It’s fair to say that Washington’s libertarian community and its allies in the Tea Party movement are almost unanimously opposed to taking the threat of global warming seriously. Skepticism about the scientific evidence that man is warming the planet—and hostility to the idea that the risks of climate change require a policy response—has somehow become a matter of ideological principle.

A very strong argument can be made, however, that libertarian principles are being ill-served by the arguments forwarded by the libertarian establishment.

In “Science, Public Policy, and Global Warming: Rethinking the Market Liberal Position” (published in the Cato Journal back in 2006), libertarian economist Edwin Dolan finds problems “with respect to the arguments used by market liberals in support of their message of comfort and complacency.”

One problem area concerns the proper use of scientific evidence in reaching conclusions regarding public policy. It seems to me that market liberals are often reckless in the degree of certainty they professes [sic] regarding climatological hypotheses that are, in fact, still controversial and in early stages of development. A second problem concerns the use of cost-benefit analysis. Market-liberal writers are prone to make cost-benefit arguments regarding climate policy that they would never accept in other contexts. Third, the literature on global warming is often weakly rooted, if rooted at all, in the core principles of classical liberalism from which modern market liberalism has evolved. Instead, it is, for the most part, indistinguishable from what is said by conservatives. It might even be said that there is no market-liberal position on this issue—only an echo of arguments made by Republican patriots and the carbon lobby.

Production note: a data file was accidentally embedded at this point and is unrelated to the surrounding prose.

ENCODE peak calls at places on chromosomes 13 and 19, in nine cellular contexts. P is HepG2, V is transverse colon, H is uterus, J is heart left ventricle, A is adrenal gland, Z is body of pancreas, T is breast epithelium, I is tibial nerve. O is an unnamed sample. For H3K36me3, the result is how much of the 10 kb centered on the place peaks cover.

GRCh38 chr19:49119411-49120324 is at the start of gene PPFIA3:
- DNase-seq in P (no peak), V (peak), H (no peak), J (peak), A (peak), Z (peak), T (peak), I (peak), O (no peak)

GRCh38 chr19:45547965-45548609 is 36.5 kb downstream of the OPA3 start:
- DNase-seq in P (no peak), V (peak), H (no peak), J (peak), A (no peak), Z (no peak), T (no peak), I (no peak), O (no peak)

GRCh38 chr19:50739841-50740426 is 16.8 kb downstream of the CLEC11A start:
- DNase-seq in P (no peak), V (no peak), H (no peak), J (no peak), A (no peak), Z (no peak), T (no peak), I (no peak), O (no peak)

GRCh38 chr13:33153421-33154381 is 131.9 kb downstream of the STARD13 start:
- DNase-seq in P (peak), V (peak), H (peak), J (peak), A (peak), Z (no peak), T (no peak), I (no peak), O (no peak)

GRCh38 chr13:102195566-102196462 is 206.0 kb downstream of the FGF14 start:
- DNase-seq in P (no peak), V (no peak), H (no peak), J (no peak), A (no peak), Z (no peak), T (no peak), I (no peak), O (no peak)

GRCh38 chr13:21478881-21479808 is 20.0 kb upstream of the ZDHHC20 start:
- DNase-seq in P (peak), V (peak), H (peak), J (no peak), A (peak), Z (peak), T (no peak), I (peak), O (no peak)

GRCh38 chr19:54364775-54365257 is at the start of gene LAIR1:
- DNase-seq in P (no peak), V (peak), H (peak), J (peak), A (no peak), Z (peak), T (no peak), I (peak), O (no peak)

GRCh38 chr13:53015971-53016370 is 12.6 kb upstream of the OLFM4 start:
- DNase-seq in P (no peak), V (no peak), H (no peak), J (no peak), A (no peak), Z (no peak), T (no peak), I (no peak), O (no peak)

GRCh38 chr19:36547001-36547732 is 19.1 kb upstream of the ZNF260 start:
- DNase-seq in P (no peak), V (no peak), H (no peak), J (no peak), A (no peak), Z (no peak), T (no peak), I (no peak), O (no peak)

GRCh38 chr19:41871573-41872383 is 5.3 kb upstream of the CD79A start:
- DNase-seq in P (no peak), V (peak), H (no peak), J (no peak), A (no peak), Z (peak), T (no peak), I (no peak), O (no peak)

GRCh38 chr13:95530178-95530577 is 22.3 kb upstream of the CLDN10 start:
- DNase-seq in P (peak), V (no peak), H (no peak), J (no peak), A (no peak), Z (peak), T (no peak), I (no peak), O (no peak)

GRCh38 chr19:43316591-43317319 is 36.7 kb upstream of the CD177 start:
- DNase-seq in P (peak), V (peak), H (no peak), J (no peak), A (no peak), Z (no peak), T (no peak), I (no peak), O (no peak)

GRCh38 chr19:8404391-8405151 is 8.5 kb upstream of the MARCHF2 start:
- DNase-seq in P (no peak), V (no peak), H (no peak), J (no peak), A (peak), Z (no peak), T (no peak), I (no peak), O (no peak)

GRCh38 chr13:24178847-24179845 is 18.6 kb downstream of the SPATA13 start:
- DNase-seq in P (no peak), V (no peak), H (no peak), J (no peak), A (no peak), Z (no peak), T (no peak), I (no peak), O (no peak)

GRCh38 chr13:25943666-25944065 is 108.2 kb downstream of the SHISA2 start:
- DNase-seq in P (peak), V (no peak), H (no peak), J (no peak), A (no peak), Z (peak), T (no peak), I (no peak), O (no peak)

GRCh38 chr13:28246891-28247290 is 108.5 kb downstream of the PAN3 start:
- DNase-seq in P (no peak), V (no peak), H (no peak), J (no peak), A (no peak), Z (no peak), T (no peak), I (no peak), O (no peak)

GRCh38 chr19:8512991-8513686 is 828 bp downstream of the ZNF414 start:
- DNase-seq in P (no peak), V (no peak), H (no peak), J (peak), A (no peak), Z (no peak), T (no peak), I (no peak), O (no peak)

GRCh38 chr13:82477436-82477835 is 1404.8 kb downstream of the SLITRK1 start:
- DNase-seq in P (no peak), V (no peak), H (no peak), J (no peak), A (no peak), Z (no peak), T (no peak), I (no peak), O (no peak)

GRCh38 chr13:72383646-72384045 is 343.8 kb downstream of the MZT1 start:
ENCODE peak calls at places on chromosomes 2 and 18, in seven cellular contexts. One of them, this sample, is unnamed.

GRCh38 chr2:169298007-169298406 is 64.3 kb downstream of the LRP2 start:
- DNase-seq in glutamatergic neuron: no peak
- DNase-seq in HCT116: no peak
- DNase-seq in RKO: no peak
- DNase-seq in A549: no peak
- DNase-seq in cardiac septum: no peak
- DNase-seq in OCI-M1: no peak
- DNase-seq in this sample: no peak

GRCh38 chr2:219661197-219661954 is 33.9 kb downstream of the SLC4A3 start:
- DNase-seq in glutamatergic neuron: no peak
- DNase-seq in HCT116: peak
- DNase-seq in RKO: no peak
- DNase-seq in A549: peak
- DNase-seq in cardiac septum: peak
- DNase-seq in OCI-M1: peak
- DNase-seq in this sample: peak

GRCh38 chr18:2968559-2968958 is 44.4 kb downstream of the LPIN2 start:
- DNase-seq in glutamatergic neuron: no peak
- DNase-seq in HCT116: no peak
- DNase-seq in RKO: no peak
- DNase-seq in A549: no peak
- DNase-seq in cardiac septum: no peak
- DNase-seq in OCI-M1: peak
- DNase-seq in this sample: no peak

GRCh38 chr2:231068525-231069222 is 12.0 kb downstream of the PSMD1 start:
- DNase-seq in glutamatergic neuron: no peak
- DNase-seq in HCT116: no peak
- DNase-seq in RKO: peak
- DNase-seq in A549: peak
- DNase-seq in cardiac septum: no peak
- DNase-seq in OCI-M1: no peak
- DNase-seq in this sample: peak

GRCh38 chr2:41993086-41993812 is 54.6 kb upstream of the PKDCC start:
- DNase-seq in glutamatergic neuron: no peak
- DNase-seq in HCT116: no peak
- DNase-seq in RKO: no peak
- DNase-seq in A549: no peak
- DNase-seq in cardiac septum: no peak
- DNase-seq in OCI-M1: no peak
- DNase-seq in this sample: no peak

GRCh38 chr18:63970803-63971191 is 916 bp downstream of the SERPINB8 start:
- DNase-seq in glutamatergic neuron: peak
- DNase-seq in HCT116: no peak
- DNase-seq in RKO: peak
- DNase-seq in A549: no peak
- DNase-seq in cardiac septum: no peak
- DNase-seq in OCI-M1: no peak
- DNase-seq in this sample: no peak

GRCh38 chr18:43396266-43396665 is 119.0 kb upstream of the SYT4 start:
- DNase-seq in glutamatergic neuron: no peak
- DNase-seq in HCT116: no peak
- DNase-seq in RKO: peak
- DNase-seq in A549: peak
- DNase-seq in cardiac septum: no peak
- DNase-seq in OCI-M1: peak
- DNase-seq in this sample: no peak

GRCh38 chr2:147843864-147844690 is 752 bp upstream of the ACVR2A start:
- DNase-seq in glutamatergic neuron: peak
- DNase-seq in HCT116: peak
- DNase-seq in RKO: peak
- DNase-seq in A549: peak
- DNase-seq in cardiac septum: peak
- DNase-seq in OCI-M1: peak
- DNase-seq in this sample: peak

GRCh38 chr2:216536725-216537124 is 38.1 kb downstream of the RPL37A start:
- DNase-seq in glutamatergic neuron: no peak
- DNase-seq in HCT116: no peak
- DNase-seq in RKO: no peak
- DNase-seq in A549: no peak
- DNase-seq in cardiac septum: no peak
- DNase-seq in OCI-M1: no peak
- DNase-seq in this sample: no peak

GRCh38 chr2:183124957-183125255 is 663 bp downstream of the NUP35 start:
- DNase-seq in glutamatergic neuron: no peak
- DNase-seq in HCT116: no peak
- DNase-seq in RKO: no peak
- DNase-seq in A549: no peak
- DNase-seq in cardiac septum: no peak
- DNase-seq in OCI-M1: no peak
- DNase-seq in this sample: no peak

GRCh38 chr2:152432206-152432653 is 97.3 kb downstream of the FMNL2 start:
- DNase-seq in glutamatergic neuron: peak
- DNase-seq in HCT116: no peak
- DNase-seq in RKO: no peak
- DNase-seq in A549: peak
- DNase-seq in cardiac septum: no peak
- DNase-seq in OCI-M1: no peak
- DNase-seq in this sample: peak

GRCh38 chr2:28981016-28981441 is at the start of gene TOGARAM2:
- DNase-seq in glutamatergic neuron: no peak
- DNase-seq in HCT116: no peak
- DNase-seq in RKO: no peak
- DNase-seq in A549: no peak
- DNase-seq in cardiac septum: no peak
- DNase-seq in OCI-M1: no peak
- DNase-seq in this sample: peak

Libertarian law professor Jonathan Adler, who worked at the Competitive Enterprise Institute on environmental issues before going into academia, likewise concludes in “Taking Property Rights Seriously: The Case of Climate Change,” that:

If FME [free market environmentalism] advocates truly take property rights seriously, and reject utilitarian justifications for violating property rights, then they should reconsider their approach to global climate change policy. The focus on net welfare and other concerns in the context of climate change by many FME advocates represents a rejection of the libertarian principles upon which FME is based. There is nothing inconsistent with FME about opposing draconian emission-reduction policies or other mitigation measures that are unlikely to address the threat of climate change. But identifying policies to oppose is no substitute for identifying policies to support.

To the extent that ideological principle might help inform libertarians who are engaged in climate change policy, those two papers suggest that “the freedom movement” might well have taken a wrong turn.